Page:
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3D Printing Microns: What Are They?

3D Printing Microns: What Are They? | 3D Printing Spot

Updated by

William Stone

/

September 16, 2021

If you are looking at buying a 3D printer, you will read the word ‘micron’ often. A 3D printer might advertise being able to print at 200 microns, but what does that mean to you? Even further, is it better to have more or fewer microns?

A Micron is a measurement term used in 3D printing to indicate the height of a printed layer.  In turn, the number of microns determines the quality of the resolution of the finished printed object.  The thinner the layer, or lower the micron number, the higher the resolution.

However, don’t assume a lower micron capability results in a superior final print quality.  Multiple factors determine print quality, and microns are only one. Keep reading for more information about microns, resolution, and print quality.

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Table of contents:

What Are Microns in 3D Printing?

A micron is short for micrometer and is a unit of measurement.  It is equivalent to a millionth of a meter or .001mm.  As a point of reference, a red blood cell is 4 microns wide.  In other words, a micron is so thin it would be hard for the eye to detect.

When used in 3D printing, a micron refers to either the depth of the layer that a printer can create or the width of the strand emitted from the extruder. Both vertical resolution and horizontal resolution use microns to describe the dimensions of the material coming out of the extruder.

  • Horizontal resolution is more commonly seen as XY resolution. Think of this as the surface of a television or computer monitor. Lower XY resolution means each strand of extruded plastic is smaller. Lower XY resolution means that the layers can have sharper corners and more quick variations. Lower XY resolution, then, indicates the potential for a more detailed piece.
  • Vertical resolution, on the other hand, is usually called layer depth or layer resolution. In this case, each layer is somewhere between 10 and 300 microns thick. This is still very slim, but the differences can be quite notable. A piece printed with 80 microns of layer depth will display almost no steps between layers, where a model printed at 300 microns of layer depth will likely have very visible layers.  An average piece of paper would be approximately 230 microns.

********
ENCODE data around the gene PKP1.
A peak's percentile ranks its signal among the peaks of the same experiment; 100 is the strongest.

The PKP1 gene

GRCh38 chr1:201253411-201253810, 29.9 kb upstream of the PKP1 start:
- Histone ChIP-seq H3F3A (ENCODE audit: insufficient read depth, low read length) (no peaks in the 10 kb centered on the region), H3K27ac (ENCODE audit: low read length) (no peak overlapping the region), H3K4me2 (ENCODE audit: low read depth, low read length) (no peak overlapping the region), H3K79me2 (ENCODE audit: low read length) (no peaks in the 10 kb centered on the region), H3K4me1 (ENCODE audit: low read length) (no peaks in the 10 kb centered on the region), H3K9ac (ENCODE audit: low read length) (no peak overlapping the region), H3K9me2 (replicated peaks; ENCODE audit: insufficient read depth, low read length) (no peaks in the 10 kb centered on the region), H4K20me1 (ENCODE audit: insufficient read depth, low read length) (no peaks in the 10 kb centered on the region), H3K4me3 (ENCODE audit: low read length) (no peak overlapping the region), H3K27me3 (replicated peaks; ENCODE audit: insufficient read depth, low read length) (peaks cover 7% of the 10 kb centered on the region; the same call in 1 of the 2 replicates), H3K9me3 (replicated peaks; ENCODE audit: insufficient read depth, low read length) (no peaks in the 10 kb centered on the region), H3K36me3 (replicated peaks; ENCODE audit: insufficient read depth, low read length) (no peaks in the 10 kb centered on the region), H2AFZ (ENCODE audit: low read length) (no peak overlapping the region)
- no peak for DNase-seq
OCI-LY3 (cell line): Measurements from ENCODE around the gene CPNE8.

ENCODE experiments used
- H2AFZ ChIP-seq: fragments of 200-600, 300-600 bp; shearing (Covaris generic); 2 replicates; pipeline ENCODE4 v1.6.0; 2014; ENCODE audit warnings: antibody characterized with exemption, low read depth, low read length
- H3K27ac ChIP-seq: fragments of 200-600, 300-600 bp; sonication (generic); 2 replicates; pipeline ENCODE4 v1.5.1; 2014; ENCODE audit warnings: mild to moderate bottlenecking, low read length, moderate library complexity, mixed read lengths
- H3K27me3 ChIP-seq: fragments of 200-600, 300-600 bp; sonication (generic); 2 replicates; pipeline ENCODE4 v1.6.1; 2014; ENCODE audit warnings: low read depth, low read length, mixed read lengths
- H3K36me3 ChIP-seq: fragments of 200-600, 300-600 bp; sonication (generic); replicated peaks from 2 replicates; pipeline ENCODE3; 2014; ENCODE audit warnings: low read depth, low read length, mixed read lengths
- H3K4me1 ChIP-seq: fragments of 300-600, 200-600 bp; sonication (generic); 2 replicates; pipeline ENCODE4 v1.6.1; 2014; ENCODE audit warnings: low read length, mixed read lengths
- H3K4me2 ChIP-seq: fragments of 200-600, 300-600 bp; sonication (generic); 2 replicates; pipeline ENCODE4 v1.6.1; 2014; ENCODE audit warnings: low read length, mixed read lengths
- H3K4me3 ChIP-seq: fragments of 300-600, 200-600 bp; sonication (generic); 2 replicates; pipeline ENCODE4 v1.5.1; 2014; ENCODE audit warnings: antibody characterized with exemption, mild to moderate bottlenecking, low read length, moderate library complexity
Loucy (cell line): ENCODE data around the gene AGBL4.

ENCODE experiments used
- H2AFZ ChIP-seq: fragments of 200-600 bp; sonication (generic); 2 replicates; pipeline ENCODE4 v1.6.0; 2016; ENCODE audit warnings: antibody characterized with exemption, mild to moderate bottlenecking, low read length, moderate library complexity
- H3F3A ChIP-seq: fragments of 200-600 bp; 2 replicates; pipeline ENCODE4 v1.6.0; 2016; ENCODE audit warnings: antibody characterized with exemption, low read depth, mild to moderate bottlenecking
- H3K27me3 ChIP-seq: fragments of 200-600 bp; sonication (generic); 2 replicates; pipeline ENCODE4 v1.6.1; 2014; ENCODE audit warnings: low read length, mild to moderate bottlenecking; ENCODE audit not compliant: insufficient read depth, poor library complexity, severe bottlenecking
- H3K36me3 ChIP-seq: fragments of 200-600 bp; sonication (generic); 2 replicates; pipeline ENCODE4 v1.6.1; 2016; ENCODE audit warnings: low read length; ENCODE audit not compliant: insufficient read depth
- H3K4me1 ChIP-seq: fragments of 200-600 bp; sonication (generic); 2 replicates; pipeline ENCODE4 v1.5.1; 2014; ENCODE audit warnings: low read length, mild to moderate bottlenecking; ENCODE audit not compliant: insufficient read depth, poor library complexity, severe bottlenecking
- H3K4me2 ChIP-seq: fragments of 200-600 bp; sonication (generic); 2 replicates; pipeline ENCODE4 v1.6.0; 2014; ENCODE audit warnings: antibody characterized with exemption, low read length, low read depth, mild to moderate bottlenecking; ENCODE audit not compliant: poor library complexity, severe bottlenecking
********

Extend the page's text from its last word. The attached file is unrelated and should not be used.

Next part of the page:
To get mathematical:

The piece printed at 200 microns of layer depth will have considerably larger steps between the layers compared to the piece printed at 100 microns of layer depth. The layers will sit right on top of each other, but where they are not the same width, the steps between layers will be more obvious with higher microns of layer depth.

If your final piece is a flat-faced obelisk (albeit a very tiny obelisk), that difference will not much matter. But if you are printing a tiny model of a human face, the steps between layers could be quite jarring, and result in very visible lines.

What Factors Affect Final Print Quality?

Layer thickness of your printed piece can affect the appearance of the final printed model, but not always how you would expect.  Several other factors can play a part in print quality beyond the microns of layer depth. In some cases, a lower micron layer resolution could result in a lower-quality print.

Layer Resolution in Microns

Many printed pieces will look worse at lower microns of layer resolution. They could have more heat transfer errors, where the heat from the top layer distorts the layer beneath it. They may have more tiny variations that multiply into a less appealing finished piece.